India, the US looking into exciting joint science & technology projects to further expand ties: says top American scientist

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Director of National Science Foundation Dr. Sethuraman Panchanathan during an interview with PTI

Director of National Science Foundation Dr. Sethuraman Panchanathan during an interview with PTI

Washington: India and the US are looking into exciting joint science and technology projects to further expand their relationship under the guidance of the top leadership of the two countries, according to a top American scientist.


Describing the US-India Partnership as a very important one for the Biden-Harris administration and also in Congress, Dr Sethuraman Panchanathan, Director of the National Science Foundation said there's total bipartisan support for a strong partnership between two great democracies, the US and India.

Last year, Prime Minister Narendra Modi kicked off his visit to Washington DC, for the historic State Visit, with a trip to the National Science Foundation headquarters in Alexandria wherein he interacted with the scientific community and the young scientist minds.

“Now, in terms of the National Science Foundation (NSF), we have started to work with India in the science and technology front with threads of partnerships, as I call them,” Panchanathan told PTI in an interview.


NSF started first with the Department of Science and Technology. Working together, they have already had two rounds of funding.

“We had started with 35 projects that we funded with the six digital technology hubs. This was in 2022,” he said. They are now looking into various exciting joint proposals between US and Indian researchers, many of whom are going to be funded.

“The Ministry of Information Technology met with us. They signed an implementation agreement last summer, and we already have put out a call for proposals. We are in the final stages of deciding on the specific projects that will be funded,” he said, describing it as the second thread.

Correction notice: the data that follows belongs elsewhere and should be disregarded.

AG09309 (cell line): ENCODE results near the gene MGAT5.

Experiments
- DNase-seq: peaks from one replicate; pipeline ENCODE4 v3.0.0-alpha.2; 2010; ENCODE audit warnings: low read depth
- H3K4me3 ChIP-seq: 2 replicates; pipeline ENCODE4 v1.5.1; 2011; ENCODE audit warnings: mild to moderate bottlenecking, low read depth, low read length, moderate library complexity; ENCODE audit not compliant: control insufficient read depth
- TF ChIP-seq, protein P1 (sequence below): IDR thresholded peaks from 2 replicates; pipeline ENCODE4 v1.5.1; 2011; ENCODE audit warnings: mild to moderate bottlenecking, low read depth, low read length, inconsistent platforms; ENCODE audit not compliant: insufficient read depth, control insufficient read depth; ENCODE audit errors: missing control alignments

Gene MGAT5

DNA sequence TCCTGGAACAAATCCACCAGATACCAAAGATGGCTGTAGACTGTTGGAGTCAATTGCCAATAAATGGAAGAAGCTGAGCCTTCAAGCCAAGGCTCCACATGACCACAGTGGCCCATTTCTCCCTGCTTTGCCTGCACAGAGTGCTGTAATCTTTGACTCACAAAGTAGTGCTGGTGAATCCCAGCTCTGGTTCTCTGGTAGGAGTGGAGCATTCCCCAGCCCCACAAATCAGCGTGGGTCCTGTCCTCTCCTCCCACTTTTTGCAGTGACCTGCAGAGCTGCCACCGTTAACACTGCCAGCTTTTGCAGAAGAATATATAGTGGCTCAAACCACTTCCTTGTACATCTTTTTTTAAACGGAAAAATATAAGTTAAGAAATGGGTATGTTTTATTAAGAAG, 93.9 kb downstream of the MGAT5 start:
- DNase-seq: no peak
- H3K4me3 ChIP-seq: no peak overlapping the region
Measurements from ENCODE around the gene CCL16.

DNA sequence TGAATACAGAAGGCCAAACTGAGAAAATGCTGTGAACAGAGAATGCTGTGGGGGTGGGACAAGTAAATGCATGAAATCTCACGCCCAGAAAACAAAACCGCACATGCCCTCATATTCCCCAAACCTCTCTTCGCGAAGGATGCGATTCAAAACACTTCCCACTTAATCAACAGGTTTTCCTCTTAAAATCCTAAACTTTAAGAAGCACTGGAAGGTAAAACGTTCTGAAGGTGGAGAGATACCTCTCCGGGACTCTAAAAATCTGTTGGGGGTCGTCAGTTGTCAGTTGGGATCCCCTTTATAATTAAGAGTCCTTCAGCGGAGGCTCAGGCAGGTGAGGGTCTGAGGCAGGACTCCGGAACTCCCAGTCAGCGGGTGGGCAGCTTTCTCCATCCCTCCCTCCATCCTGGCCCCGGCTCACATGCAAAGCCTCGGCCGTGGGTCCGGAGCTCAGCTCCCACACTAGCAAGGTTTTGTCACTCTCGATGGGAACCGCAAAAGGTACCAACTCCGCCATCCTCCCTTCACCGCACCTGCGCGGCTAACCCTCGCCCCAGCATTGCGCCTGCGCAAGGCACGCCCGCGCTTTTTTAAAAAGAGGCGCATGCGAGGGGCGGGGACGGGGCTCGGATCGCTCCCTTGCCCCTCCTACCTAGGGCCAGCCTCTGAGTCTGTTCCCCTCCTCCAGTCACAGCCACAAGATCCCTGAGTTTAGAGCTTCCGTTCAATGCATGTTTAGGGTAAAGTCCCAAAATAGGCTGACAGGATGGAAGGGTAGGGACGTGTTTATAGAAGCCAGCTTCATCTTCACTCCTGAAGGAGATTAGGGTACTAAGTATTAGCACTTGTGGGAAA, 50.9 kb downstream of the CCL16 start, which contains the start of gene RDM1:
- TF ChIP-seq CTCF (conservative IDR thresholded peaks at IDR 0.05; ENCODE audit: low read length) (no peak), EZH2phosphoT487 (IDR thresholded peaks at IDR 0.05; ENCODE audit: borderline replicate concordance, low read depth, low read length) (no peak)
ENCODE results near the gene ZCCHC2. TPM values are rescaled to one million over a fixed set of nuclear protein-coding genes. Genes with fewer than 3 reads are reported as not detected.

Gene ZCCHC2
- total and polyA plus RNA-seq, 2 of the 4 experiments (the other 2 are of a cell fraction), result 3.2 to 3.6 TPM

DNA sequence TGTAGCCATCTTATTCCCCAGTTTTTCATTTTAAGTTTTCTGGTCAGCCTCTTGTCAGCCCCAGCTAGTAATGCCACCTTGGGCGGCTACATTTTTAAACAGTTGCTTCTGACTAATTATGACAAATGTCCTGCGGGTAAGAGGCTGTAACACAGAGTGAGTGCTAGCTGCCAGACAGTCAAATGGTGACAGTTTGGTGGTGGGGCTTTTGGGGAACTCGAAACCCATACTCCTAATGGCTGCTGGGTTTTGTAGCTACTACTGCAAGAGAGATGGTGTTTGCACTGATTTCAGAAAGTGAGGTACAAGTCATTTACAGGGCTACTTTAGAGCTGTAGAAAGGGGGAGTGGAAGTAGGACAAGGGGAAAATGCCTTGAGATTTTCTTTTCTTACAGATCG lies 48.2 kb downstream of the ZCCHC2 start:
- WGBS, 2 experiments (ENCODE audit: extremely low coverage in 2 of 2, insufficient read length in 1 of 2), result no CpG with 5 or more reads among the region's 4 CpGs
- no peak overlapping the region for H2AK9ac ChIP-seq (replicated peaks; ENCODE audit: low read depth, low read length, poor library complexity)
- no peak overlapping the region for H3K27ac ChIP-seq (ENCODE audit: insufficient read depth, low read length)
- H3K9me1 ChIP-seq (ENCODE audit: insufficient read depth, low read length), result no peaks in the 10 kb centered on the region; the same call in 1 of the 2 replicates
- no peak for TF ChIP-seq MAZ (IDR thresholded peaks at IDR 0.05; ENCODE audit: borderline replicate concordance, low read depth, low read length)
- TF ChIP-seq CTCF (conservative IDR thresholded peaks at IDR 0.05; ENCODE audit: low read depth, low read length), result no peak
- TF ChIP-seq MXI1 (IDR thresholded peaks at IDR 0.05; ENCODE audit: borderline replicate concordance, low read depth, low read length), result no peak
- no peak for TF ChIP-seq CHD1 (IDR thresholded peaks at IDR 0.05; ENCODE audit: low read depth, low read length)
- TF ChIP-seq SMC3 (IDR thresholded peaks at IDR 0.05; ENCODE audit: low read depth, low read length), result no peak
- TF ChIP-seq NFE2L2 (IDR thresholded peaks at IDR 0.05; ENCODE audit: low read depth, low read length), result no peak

The third thread is establishing a partnership with the Department of Biotechnology.

“With the Department of Biotechnology, we are just about to announce the joint funding proposal opportunity for people to be able to work together in the areas of Bioeconomy and Biomanufacturing,” he said.

“This is in line with President Biden's executive order not too long ago on Bioeconomy and Biomanufacturing. There's a similar interest in India. Therefore, bringing the two sides together, and the research groups together to work on that is truly a great opportunity,” he said.


During the interview, Panchanathan also said, "In the last 10 years, I've seen a marked, sort of, intentional intensity, if I can put it that way, in wanting to make sure that science and technology innovations are inspired at scale everywhere. It's also that the entrepreneurial outcomes from that are being made possible everywhere across India. I see it.” Panchanathan, one of the topmost scientific advisors to President Joe Biden, has made several trips to India in the last year and a half to intensify the scientific collaboration between the two countries as directed by the president and the prime ministers.

“When I go to India and when I speak to people, I can see the palpable difference in terms of wanting the entrepreneurial ventures of the future, industries of the future. Of course, science and technology aspirations are being realised at scale. I see multiple institutions across India wanting to engage in fundamental discovery research as well as applied research. I find a lot more desire to work in partnership with industry,” he said.

“So, there is a clear acceleration of the trajectory of wanting to build a science and technology-based innovative economy into the future. I see that,” Panchanathan told PTI when asked about the development of India’s science and technology in the last 10 years.